The plot thickens: why does the Tory government need to stop the Covid inquiry seeing Boris Johnson’s WhatsApp messages and notebooks, after Johnson himself asked for them to be handed over?
The Cabinet Office, acting for the government, has unilaterally missed the deadline of 4pm on Thursday, June 1, 2023 to hand over the material.
Instead, it waited until the deadline passed, then said it would seek a judicial review of inquiry chairwoman Baroness Hallett’s order to release the documents.
This means a judge will have to decide whether the inquiry has overreached its legal powers.
The argument is that sight of Johnson’s WhatsApp messages might create a precedent for the inquiry to see WhatsApp messages of serving ministers, including the current prime minister, Rishi Sunak.
The Cabinet Office said handing over the material would compromise ministers’ right to privacy and could prevent them from discussing policy matters in the future.
Some might say that was a good thing. There was a debate a short while ago about whether government ministers should be carrying out government business via WhatsApp or personal email when it should all be done via government devices so it may become available if necessary – like all other governmental communications.
The government’s reasoning – and the stated fact that Rishi Sunak and deputy PM Oliver Dowden signed off the decision to launch a judicial review on Wednesday – suggests an ulterior motive: that material compromising Sunak (and/or others) is among Johnson’s communications.
Perhaps this really could bring down the government, as This Writer has already suggested.
And then there’s the question of the material Johnson has offered to provide.
It turns out that he has only provided WhatsApps from May 2021 onwards. This is because he had acquired a new phone after his old number had been listed online (now, how did that happen?) and he had received advice (from whom?) not to switch it on again.
Johnson (coincidentally?) ordered the inquiry into the government’s handling of the Covid-19 pandemic that same month – May 2021.
So his part in this is looking extremely questionable.
That being said, he has offered to provide not only all his WhatsApps and notebooks to the inquiry, but also the phone – saying he has asked the Cabinet Office whether technical support can be provided so the messages it contains can be retrieved without compromising security.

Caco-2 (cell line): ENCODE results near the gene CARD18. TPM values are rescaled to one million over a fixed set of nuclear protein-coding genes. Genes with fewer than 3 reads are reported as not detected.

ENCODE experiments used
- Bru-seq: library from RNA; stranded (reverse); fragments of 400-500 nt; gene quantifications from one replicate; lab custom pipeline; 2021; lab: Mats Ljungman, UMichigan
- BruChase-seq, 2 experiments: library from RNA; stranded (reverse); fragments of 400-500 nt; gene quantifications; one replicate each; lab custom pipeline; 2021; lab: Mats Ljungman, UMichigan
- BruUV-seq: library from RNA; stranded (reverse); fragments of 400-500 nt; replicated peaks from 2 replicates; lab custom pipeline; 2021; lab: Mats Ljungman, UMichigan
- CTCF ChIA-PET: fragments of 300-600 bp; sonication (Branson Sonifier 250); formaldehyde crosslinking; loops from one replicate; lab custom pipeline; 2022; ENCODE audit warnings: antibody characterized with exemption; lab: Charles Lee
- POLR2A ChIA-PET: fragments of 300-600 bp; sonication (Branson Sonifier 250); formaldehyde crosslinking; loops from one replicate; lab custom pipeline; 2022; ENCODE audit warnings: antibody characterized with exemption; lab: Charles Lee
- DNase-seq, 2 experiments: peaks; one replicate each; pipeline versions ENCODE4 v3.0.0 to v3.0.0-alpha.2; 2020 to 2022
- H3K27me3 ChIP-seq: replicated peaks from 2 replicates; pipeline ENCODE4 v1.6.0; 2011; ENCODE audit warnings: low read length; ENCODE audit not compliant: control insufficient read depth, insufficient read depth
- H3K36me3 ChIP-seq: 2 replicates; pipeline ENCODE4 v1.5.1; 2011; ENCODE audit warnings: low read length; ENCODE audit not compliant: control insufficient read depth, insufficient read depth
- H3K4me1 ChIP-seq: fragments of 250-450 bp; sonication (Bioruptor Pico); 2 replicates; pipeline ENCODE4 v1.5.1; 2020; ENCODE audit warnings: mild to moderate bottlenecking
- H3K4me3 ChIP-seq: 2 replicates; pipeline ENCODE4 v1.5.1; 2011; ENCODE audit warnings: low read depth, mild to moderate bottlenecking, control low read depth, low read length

And here’s a thing: WhatsApp messages are habitually backed up – on Google Drive if it’s an Android phone or on iCloud for iPhones. Unless that facility was turned off, then all the WhatsApp content of the compromised phone should be available.
And if that facility was turned off, we should ask why. If it was done by government order, why wasn’t the information backed up elsewhere (and why was the government allowing its business to be done via private phone messages)? If by Johnson, doesn’t this indicate he was trying to hide something? What could it be?
It all points to a monumental attempt to hide guilt – of the kind that Rishi Sunak himself implied would not happen under his leadership.
So we should all be able to understand why Peter Stefanovic is so angry about it in his summation of the situation:
This is outrageous behavior by @RishiSunak’s Government! It’s going to launch a legal challenge over the Covid inquiry's demand for WhatsApp messages & documents.
If you think this Government is an absolute piece of crap RT this widely pic.twitter.com/54XUtqBygv
— Peter Stefanovic (@PeterStefanovi2) June 1, 2023
To This Writer, it seems highly unlikely that even Tory politicians would go to this length if they didn’t have a strong self-interest in it. But it’s self-defeating, also: after this, would you ever trust them again?
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